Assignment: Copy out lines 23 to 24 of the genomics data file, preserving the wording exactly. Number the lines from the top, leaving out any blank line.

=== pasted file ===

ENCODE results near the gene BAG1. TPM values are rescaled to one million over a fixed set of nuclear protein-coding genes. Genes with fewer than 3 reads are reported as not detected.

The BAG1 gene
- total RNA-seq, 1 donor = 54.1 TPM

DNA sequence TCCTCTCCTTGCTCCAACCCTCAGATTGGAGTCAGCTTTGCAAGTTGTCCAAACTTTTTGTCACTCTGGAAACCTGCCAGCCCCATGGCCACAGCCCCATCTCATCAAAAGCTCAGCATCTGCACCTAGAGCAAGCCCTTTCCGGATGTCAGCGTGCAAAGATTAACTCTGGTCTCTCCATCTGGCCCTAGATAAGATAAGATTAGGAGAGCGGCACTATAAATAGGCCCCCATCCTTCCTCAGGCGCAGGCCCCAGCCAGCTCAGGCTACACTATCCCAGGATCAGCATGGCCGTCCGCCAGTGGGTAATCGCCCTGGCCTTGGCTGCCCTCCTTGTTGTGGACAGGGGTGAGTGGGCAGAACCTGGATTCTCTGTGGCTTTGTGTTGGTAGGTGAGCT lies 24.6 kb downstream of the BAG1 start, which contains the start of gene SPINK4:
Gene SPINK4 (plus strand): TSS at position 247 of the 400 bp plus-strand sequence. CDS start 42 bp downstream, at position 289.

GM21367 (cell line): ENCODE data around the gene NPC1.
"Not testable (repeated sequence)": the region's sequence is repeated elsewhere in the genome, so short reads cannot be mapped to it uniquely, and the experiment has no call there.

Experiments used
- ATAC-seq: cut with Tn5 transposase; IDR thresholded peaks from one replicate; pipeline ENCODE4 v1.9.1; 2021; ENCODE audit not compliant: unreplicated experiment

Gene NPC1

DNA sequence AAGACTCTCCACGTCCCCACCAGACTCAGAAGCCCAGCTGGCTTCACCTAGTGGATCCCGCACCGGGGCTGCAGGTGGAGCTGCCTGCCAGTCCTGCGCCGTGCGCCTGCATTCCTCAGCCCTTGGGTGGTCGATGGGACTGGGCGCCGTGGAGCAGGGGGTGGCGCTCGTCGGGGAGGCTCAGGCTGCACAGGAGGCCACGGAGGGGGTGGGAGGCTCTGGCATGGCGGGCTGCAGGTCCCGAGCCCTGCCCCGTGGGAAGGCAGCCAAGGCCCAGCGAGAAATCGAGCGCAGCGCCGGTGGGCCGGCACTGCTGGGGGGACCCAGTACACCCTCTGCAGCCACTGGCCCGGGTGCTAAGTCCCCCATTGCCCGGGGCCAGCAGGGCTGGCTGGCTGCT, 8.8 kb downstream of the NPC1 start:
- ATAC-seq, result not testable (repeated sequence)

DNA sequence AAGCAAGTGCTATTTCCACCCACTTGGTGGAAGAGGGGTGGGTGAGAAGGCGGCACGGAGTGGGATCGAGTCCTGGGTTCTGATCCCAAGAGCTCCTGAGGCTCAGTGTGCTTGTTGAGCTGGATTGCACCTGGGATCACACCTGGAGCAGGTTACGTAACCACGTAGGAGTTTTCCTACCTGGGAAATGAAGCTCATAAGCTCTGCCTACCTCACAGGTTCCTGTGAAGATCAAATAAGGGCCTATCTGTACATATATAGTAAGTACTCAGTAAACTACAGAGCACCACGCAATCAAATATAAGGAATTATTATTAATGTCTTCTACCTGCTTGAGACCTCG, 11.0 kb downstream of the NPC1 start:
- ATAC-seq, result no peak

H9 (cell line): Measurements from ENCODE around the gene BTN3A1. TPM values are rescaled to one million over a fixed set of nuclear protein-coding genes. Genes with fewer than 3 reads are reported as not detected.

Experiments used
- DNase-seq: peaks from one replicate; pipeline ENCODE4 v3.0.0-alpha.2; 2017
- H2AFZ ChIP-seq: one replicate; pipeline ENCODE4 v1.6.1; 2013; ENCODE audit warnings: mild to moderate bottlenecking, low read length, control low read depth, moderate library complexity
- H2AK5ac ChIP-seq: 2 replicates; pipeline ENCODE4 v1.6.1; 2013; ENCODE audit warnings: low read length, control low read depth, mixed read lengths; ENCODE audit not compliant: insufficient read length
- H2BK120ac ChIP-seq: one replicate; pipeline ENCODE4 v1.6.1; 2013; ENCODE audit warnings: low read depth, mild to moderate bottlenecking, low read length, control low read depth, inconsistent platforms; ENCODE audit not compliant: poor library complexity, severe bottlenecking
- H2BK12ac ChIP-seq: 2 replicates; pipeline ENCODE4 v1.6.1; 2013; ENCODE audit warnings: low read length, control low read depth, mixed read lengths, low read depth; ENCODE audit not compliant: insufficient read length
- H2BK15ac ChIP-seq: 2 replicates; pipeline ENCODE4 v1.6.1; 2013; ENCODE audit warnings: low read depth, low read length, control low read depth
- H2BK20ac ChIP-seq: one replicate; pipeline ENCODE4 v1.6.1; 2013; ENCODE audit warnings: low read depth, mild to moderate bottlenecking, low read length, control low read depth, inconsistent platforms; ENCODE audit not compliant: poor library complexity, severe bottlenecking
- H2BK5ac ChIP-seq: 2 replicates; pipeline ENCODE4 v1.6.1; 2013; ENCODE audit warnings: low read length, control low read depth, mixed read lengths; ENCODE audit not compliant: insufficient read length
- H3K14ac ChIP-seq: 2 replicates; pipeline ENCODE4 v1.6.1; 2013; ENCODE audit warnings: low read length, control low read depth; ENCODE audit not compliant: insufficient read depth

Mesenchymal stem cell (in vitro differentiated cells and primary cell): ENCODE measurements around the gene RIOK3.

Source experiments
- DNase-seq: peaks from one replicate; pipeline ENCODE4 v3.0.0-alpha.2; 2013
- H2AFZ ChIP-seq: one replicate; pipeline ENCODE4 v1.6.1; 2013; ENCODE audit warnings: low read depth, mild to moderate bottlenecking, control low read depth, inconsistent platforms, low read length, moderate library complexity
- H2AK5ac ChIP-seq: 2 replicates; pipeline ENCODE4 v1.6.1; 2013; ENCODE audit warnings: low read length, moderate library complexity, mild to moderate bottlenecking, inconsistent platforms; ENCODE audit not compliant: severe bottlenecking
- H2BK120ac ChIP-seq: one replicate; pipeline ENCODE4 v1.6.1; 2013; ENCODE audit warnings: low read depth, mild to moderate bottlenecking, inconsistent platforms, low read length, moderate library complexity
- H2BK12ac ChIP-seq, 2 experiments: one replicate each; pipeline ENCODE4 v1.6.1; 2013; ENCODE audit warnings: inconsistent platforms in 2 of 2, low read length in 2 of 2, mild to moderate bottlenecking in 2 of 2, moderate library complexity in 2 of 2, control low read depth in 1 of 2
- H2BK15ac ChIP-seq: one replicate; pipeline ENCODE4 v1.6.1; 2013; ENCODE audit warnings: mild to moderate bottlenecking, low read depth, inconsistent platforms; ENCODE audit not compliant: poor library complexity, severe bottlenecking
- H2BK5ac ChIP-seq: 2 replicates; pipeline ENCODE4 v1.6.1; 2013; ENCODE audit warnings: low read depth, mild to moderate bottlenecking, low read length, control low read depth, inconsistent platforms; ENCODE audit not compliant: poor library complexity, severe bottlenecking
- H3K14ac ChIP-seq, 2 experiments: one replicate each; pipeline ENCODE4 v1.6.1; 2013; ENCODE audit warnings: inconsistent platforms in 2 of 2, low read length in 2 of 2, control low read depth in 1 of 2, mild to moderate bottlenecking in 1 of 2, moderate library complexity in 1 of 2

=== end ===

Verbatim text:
- H2BK20ac ChIP-seq: one replicate; pipeline ENCODE4 v1.6.1; 2013; ENCODE audit warnings: low read depth, mild to moderate bottlenecking, low read length, control low read depth, inconsistent platforms; ENCODE audit not compliant: poor library complexity, severe bottlenecking
- H2BK5ac ChIP-seq: 2 replicates; pipeline ENCODE4 v1.6.1; 2013; ENCODE audit warnings: low read length, control low read depth, mixed read lengths; ENCODE audit not compliant: insufficient read length